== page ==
The International Materials Institute for New Functionalities in Glass, in association with the Engineering Conferences International, is sponsoring a conference Jan. 6–11, 2013, under the theme of “Functional Glasses: Properties and Applications for Energy and Information” in Siracusa, Sicily, Italy. I note this, in part, because we we given and published some incorrect information about the date in the calendar of events contained in the October–November issue of ACerS’ Bulletin.
To be sure, Sicily sounds to like a great place to be in January, as does Orlando (Electronic Materials and Applications Conference) and Daytona Beach (International Conference and Expo on Advanced Ceramics and Composites), Florida.
But, if advanced glass research and manufacturing is up your alley, you might want to check out the events in Sicily. Himanshu Jain, director of IMI-NFG, told me today that besides presenting cutting-edge research, the event is designed to bridge the research and manufacturing communities. Indeed, a brochure (PDF) on the conference indicates presentations from academic researchers, such as ACerS new president Richard Brow (Missouri Univ. of Science & Technology), Steve Martin (Iowa State Univ.), Satoshi Yoshida (Univ. of Shiga Perfecture) and Mario Affatigato (Coe College), as well as from industrial researchers, such as Mehran Arbab (PPG Glass), Michael Dolezal (3M), Surya Ganti (Qualcomm) and Sean Garner (Corning).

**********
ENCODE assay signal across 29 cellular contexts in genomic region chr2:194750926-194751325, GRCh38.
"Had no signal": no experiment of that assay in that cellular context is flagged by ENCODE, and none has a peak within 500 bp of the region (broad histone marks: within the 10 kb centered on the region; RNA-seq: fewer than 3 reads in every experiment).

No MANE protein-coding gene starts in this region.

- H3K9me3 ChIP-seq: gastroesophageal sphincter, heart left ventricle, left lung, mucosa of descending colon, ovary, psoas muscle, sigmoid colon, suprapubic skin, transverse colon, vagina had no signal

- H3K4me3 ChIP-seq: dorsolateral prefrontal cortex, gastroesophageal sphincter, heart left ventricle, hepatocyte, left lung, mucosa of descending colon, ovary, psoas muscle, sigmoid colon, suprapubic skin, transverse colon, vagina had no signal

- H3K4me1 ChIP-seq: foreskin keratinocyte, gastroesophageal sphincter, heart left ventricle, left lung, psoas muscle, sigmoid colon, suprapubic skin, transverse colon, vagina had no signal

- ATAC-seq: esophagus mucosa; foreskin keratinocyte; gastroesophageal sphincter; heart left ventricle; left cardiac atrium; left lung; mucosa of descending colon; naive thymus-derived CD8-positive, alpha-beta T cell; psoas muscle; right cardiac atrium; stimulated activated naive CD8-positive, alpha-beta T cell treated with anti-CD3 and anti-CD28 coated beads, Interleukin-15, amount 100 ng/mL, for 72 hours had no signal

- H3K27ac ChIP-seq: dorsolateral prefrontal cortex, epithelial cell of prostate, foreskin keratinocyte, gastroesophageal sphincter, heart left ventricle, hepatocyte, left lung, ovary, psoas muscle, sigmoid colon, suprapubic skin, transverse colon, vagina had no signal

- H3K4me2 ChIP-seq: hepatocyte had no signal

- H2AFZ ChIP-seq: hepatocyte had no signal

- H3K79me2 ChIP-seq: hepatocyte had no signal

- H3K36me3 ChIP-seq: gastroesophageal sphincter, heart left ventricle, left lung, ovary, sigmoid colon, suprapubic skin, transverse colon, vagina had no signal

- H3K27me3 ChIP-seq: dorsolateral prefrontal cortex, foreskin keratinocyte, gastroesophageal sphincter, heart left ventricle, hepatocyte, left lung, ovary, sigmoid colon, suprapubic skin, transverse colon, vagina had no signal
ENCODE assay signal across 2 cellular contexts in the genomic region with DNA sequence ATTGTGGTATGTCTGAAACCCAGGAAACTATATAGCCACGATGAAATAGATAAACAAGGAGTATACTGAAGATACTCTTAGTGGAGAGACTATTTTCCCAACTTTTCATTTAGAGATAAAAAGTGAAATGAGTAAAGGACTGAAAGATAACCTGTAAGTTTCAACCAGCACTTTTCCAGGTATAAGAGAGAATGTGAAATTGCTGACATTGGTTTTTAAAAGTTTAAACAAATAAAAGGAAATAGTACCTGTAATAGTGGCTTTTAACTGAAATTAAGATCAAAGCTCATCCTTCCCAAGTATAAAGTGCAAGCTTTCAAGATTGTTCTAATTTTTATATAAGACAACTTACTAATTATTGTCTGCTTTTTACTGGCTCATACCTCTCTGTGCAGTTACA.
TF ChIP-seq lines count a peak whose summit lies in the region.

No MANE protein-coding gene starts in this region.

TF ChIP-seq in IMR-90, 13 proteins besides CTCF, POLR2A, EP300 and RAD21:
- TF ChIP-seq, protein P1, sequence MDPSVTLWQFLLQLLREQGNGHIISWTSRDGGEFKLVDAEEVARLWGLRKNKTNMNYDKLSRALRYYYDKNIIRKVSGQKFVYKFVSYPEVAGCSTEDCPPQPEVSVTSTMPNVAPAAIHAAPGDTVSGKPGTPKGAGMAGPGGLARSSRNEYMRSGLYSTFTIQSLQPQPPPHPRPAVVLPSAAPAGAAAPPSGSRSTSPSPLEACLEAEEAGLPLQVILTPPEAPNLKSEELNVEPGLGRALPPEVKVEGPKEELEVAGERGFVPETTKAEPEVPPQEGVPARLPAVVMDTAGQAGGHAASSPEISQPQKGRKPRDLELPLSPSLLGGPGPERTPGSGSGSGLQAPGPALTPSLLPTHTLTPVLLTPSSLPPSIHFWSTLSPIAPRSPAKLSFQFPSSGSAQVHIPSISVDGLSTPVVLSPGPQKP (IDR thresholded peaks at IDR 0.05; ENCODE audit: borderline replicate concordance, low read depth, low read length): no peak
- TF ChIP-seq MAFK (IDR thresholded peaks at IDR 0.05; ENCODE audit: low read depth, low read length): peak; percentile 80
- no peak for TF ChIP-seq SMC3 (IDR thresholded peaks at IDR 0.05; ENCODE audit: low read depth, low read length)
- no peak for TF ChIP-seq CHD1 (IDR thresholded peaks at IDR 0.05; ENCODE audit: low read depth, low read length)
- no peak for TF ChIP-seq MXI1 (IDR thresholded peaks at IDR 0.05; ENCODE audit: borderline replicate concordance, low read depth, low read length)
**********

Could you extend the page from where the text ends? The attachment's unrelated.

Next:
Topics at the conference range from roll-to-roll thin glass to glass strengthening to battery technologies, and there appears to be a lot of focus on coatings, nanostructuring, photonics/lasers and novel fibers.
Jain also mentioned to me that IMI-NFG has several scholarships worth over $1,500 that it can award to US students/postdocs wishing to present a poster at this conference. He says more information and a scholarship application form is available via a special web page. Jain notes that the scholarship application deadline is Nov. 15, 2012.
The IMI-NFG is a collaboration between Lehigh University and Penn State University, established in 2004 as one of several NSF-sponsored International Materials Institutes.